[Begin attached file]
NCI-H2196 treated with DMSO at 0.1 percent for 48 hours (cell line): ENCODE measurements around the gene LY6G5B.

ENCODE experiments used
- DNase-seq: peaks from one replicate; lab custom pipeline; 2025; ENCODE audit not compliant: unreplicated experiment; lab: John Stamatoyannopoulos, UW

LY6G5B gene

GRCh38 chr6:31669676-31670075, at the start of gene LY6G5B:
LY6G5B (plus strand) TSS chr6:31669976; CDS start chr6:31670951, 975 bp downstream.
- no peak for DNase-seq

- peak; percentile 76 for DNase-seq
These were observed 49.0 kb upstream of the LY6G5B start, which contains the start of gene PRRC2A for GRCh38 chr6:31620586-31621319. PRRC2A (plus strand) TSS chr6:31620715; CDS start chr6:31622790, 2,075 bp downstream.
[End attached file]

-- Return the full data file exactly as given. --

NCI-H2196 treated with DMSO at 0.1 percent for 48 hours (cell line): ENCODE measurements around the gene LY6G5B.

ENCODE experiments used
- DNase-seq: peaks from one replicate; lab custom pipeline; 2025; ENCODE audit not compliant: unreplicated experiment; lab: John Stamatoyannopoulos, UW

LY6G5B gene

GRCh38 chr6:31669676-31670075, at the start of gene LY6G5B:
LY6G5B (plus strand) TSS chr6:31669976; CDS start chr6:31670951, 975 bp downstream.
- no peak for DNase-seq

- peak; percentile 76 for DNase-seq
These were observed 49.0 kb upstream of the LY6G5B start, which contains the start of gene PRRC2A for GRCh38 chr6:31620586-31621319. PRRC2A (plus strand) TSS chr6:31620715; CDS start chr6:31622790, 2,075 bp downstream.